The old officer was reading attentively a small pamphlet, it might be the book of the opera, with a large pair of spectacles. As soon as I sat down, he took his spectacles off, and putting them into a shagreen case, return'd them and the book into his pocket together. I half rose up, and made him a bow.
Translate this into any civilized language in the world-the sense is this:
"Here's a poor stranger come into the box -he seems as if he knew nobody; and is never likely, was he to be seven years in Paris, if every man he comes near keeps his spectacles upon his nose— 'tis shutting the door of conversation absolutely in his face—and using him worse than a German."
The French officer might as well have said it all aloud and if he had, I should in course have put the bow I made him into French too, and told him, "I was sensible of his attention, and return'd him a thousand thanks for it."
There is not a secret so aiding to the progress of sociality, as to get master of this short band, and be quick in rendering the several turns of looks and limbs, with all their inflections and delineations, into plain words. For my own part, by long habitude, I do it so mechanically, that when I walk the streets of London, I go translating all the way; and have more than once stood behind in the circle, where not three words have been said, and have brought off twenty different dialogues with me, which I could have fairly wrote down and sworn to.
I was going one evening to Martini's concert at Milan, and was just entering the door of the hall, when the Marquisina di F*** was coming out in a sort of a hurry-she was almost upon me before I saw her; so I gave a spring to one side to let her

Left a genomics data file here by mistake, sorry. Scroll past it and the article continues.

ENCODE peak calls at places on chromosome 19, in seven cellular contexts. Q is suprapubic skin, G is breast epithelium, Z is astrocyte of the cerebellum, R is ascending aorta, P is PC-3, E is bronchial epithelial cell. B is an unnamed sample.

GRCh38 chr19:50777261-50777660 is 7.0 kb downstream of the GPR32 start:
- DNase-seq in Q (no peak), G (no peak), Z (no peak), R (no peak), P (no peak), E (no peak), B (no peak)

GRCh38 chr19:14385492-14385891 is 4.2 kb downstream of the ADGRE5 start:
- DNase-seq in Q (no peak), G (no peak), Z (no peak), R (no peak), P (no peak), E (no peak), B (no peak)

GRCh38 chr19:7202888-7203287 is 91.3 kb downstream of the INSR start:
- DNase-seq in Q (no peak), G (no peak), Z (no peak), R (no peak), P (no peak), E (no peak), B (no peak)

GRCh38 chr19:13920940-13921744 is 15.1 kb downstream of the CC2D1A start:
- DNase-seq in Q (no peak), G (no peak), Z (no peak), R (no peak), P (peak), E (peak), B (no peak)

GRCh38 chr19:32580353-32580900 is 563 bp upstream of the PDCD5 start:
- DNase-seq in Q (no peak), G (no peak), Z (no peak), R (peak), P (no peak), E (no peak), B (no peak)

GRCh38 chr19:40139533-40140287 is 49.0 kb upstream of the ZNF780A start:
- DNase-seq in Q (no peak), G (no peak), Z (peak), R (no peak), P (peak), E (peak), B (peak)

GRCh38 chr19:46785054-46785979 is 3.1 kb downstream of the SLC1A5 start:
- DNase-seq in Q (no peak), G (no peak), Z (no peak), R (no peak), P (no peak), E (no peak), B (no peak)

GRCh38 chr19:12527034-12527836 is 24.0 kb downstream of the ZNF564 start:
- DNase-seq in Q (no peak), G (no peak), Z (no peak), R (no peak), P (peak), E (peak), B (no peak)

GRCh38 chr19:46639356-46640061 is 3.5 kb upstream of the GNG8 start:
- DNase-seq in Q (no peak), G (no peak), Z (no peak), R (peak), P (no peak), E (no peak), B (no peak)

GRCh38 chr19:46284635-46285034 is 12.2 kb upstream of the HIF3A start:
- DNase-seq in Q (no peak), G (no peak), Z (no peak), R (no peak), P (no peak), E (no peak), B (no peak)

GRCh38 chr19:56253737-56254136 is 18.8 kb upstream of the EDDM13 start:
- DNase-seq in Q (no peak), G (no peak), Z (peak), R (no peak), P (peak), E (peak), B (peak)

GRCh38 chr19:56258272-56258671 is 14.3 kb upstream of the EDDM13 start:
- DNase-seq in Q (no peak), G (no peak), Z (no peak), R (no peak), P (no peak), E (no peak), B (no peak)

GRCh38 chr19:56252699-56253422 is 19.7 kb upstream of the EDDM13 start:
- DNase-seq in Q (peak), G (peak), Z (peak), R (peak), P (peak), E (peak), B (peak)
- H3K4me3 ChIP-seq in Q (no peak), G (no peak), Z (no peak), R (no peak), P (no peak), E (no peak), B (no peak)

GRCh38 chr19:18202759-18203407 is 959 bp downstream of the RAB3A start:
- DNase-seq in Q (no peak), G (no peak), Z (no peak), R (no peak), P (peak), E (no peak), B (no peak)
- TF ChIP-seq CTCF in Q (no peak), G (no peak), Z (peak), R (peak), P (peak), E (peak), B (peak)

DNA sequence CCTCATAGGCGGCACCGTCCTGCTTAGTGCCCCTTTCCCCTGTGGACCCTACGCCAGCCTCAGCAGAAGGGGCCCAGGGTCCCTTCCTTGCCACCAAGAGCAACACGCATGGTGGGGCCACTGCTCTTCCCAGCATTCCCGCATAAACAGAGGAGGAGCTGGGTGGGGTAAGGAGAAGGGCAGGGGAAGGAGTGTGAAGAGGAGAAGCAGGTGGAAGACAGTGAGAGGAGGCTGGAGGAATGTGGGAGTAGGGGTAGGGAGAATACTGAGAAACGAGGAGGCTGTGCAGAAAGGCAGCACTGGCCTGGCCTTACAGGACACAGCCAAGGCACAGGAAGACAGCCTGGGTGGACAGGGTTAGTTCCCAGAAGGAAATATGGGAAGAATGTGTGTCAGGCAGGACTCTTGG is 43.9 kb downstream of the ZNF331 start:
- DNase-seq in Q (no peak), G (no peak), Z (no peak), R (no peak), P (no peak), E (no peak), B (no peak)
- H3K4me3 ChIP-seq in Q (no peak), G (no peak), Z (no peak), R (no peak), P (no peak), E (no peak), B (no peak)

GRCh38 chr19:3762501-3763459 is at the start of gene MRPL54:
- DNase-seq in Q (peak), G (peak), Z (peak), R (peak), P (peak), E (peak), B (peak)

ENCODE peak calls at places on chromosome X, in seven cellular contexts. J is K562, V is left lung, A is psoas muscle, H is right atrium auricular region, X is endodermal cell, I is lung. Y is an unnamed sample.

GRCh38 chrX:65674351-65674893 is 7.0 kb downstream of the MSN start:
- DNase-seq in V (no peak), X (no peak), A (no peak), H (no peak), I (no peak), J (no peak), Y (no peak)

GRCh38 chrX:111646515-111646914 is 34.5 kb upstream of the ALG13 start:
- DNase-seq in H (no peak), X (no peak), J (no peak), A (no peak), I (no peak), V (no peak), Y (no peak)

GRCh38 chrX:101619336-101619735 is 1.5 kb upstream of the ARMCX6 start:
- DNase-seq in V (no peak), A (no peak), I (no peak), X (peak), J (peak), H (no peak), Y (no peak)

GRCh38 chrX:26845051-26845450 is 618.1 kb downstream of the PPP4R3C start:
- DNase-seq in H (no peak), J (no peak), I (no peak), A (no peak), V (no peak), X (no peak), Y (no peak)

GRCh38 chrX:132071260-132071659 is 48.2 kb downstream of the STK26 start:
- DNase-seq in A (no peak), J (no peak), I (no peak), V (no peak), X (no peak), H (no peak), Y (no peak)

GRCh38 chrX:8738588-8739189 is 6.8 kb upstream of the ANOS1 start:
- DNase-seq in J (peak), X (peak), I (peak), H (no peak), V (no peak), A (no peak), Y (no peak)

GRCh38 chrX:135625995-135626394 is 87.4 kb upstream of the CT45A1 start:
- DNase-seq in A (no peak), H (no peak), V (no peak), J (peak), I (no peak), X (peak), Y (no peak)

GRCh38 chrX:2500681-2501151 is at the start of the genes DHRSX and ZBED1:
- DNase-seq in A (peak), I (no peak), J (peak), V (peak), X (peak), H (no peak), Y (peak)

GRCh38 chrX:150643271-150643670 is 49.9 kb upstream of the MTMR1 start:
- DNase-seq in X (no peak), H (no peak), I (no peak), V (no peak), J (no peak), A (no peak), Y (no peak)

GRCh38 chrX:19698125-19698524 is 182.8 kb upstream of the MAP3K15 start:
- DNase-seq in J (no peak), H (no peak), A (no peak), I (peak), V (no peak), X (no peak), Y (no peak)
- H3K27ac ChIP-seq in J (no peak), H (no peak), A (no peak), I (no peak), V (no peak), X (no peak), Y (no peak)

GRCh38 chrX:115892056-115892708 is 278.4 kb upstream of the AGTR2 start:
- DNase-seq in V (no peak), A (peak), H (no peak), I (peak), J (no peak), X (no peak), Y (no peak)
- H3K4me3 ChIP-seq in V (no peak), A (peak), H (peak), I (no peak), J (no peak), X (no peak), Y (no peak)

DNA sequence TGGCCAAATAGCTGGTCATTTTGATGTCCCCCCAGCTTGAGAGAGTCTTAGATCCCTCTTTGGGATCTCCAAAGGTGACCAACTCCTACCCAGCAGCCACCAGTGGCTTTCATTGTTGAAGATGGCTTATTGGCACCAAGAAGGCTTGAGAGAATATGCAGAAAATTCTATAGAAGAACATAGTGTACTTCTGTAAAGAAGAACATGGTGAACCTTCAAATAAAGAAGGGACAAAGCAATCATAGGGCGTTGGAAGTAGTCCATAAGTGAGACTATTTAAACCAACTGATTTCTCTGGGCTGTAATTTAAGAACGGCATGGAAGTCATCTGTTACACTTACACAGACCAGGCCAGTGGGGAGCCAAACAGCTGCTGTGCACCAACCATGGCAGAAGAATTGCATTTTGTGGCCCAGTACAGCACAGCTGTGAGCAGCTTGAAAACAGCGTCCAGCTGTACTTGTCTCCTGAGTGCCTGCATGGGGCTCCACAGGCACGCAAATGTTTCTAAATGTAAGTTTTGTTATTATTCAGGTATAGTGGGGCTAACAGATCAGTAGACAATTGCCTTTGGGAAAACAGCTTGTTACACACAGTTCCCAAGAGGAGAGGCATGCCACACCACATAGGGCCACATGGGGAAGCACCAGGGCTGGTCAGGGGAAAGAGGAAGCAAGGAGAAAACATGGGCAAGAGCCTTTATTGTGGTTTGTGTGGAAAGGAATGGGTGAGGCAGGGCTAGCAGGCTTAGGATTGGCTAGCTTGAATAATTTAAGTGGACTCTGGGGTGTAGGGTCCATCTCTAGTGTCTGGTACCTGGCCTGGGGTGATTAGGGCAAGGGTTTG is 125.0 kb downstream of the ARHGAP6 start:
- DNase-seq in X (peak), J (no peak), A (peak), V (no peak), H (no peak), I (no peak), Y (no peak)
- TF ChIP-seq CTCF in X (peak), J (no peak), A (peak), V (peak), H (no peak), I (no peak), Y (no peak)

pass-She had done the same, and on the same side too: so we ran our heads together: she instantly got to the other side to get out: I was just as unfortunate as she had been; for I had sprung to that side, and opposed her passage again-We both flew together to the other side, and then back-and so on -it was ridiculous; we both blush'd intolerably; so I did at last the thing I should have done at first -I stood stock still, and the Marquisina had no more difficulty. I had no power to go into the room, till I had made her so much reparation as to wait and follow her with my eye to the end of the passage-She look'd back twice, and walk'd along it rather sideways, as if she would make room for any one coming up stairs to pass her-No, said I—that's a vile translation: the Marquisina has a right to the best apology I can make her; and that opening is left for me to do it in-so I ran and begg'd pardon for the embarrassment I had given her, saying it was my intention to have made her way. She answered, she was guided by the same intention towards meso we reciprocally thank'd each other. She was at the top of the stairs; and seeing no chichesbee near her, I begg'd to hand her to her coach-so we went down the stairs, stopping at every third step to talk of the concert and the adventure- Upon my word, Madame, said I, when I had handed her in, I made